FTX exchange collapses sending "seismic" shockwaves throughout the crypto industry

Cal Jeffrey

Posts: 3,656   +1,122
Staff member
Ouch! Crypto exchange FTX suffered an almost complete implosion falling 85 percent today and a full 90 percent since last week's high of $25.78. The collapse follows allegations that Binance was backing out of a merger deal and the opening of an FTC investigation into FTX mishandling withdrawal requests. The token is now worth less than $3.

Cryptocurrencies continued to tumble on Wednesday as the FTX exchange implodes. Crypto billionaire Sam Bankman-Fried's trading platform experienced what is commonly referred to as a "bank run" after the US Federal Trade Commission announced it had opened an investigation into whether FTX Trading illegally handled customer withdrawals earlier in the week.

A bank run is when a large number of depositors go to take their money out of a bank. It usually happens when people think the institution is about to go insolvent. Since most of a bank's money only exists on paper and is not sitting in the local vault, most depositors looking to withdraw funds walk away empty-handed, further feeding the panic.

In Bankman-Fried's case, the FTC alleges he loaned out investors' FT tokens (FTT) to other crypto lenders like BlockFi and Voyager Digital. He additionally struck several advertising deals with sports teams and athletes to promote FTX.

Forbes notes the shakeup caused a ripple effect that saw Bitcoin value fall 10 percent on Tuesday and another seven percent Wednesday to $17,056 — a two-year low. Bitcoin has continued its fall since this morning's low and sits at $16,034.70 as of this writing, more than $5,000 lower than it was trading a week ago.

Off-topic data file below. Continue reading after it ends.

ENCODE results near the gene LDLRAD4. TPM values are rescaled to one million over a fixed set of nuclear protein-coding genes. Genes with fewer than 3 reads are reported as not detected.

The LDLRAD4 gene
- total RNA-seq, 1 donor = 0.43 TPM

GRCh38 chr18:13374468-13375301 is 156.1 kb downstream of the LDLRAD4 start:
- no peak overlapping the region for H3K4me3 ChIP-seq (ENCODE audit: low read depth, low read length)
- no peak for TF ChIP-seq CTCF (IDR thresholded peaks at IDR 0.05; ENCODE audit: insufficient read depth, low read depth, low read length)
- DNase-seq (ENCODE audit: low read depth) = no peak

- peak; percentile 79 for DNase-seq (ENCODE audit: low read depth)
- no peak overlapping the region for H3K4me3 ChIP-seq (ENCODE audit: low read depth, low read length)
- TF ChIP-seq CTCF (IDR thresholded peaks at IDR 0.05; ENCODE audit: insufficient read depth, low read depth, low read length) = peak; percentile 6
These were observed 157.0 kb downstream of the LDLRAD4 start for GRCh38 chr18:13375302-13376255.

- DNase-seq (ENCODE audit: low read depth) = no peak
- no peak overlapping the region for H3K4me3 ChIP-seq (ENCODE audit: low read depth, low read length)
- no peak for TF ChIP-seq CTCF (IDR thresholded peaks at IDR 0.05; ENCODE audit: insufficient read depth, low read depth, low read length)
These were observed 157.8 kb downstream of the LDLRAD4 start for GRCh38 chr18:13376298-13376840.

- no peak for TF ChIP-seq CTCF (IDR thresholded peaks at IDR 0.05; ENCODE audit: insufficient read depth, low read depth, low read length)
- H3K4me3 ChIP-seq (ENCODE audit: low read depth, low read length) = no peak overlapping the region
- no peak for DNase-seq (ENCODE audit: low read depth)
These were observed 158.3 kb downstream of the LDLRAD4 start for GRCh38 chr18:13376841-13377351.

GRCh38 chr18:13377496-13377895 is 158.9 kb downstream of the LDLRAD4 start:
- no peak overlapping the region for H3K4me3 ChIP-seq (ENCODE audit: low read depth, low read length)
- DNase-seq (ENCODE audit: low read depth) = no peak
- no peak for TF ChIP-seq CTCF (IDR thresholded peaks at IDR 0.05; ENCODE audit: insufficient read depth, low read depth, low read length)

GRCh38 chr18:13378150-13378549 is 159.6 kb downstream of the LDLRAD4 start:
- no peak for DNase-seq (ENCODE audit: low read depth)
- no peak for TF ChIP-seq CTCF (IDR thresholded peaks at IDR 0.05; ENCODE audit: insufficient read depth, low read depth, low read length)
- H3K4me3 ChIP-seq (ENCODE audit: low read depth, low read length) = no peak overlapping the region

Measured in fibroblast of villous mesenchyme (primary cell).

Before the scare, rival exchange Binance was reportedly in talks to merge with FTX but backed out of the deal. In response, Binance CEO Changpeng Zhao often referred to as just CZ, issued a tweet containing a memo he sent to all Binance employees.

According to CZ, Binance had nothing to do with FTX's crisis. He emphasizes that this was not some "master plan" to back out of the deal. Due diligence is still underway, indicating that the agreement is not canceled, despite what CoinDesk's "anonymous sources" say.

"DO NOT trade FT tokens. If you have a bag, you have a bag. DO NOT buy or sell," CK advised.

Probably a wise decision considering the coin has nowhere to go but up or out. Bankman-Fried's FTT dropped seven percent, on Wednesday. Tokens were holding relatively steady last week, hovering at around $25. As of publication, the tokens are valued at $2.50, a 90-percent freefall. Selling at this time would virtually be a total loss unless you invested way back in September 2019 when it was trading for under $2.

The repercussions were also felt throughout the rest of the sector. Ethereum slid nine percent on Wednesday and is 30 percent lower than a week ago. Stock in Coinbase dumped 18 percent of its valuation in the last two days nearing an all-time low.

"Bernstein analysts called the dip a result of a 'seismic shift' in the industry," Forbes noted.

Permalink to story.

 

VitalyT